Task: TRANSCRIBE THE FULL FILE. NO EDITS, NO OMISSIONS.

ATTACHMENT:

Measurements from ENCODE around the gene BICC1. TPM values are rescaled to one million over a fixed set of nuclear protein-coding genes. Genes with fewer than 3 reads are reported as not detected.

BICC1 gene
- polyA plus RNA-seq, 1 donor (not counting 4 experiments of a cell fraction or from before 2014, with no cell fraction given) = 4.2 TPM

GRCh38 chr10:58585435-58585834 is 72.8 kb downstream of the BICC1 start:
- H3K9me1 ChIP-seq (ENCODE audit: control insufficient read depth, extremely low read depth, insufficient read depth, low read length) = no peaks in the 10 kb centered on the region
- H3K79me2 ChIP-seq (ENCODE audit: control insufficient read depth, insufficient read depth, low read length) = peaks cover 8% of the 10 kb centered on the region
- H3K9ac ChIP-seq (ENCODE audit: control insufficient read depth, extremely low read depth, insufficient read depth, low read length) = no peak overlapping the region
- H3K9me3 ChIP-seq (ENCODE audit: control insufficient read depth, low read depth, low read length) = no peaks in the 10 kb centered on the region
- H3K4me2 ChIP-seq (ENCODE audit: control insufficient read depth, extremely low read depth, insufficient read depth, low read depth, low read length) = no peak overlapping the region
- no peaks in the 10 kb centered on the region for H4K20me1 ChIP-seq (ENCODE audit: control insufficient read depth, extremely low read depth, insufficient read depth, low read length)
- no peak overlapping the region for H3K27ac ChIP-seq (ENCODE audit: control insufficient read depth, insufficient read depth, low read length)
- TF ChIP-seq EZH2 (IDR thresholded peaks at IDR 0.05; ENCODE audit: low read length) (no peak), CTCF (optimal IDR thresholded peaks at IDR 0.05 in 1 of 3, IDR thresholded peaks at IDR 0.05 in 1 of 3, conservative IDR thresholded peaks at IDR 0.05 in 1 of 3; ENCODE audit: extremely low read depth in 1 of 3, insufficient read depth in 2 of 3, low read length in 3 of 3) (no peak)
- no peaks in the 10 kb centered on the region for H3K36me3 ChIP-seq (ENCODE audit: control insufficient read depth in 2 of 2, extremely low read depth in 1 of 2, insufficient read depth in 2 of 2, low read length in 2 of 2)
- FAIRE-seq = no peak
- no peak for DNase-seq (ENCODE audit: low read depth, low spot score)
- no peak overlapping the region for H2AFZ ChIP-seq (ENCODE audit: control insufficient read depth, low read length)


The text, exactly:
Measurements from ENCODE around the gene BICC1. TPM values are rescaled to one million over a fixed set of nuclear protein-coding genes. Genes with fewer than 3 reads are reported as not detected.

BICC1 gene
- polyA plus RNA-seq, 1 donor (not counting 4 experiments of a cell fraction or from before 2014, with no cell fraction given) = 4.2 TPM

GRCh38 chr10:58585435-58585834 is 72.8 kb downstream of the BICC1 start:
- H3K9me1 ChIP-seq (ENCODE audit: control insufficient read depth, extremely low read depth, insufficient read depth, low read length) = no peaks in the 10 kb centered on the region
- H3K79me2 ChIP-seq (ENCODE audit: control insufficient read depth, insufficient read depth, low read length) = peaks cover 8% of the 10 kb centered on the region
- H3K9ac ChIP-seq (ENCODE audit: control insufficient read depth, extremely low read depth, insufficient read depth, low read length) = no peak overlapping the region
- H3K9me3 ChIP-seq (ENCODE audit: control insufficient read depth, low read depth, low read length) = no peaks in the 10 kb centered on the region
- H3K4me2 ChIP-seq (ENCODE audit: control insufficient read depth, extremely low read depth, insufficient read depth, low read depth, low read length) = no peak overlapping the region
- no peaks in the 10 kb centered on the region for H4K20me1 ChIP-seq (ENCODE audit: control insufficient read depth, extremely low read depth, insufficient read depth, low read length)
- no peak overlapping the region for H3K27ac ChIP-seq (ENCODE audit: control insufficient read depth, insufficient read depth, low read length)
- TF ChIP-seq EZH2 (IDR thresholded peaks at IDR 0.05; ENCODE audit: low read length) (no peak), CTCF (optimal IDR thresholded peaks at IDR 0.05 in 1 of 3, IDR thresholded peaks at IDR 0.05 in 1 of 3, conservative IDR thresholded peaks at IDR 0.05 in 1 of 3; ENCODE audit: extremely low read depth in 1 of 3, insufficient read depth in 2 of 3, low read length in 3 of 3) (no peak)
- no peaks in the 10 kb centered on the region for H3K36me3 ChIP-seq (ENCODE audit: control insufficient read depth in 2 of 2, extremely low read depth in 1 of 2, insufficient read depth in 2 of 2, low read length in 2 of 2)
- FAIRE-seq = no peak
- no peak for DNase-seq (ENCODE audit: low read depth, low spot score)
- no peak overlapping the region for H2AFZ ChIP-seq (ENCODE audit: control insufficient read depth, low read length)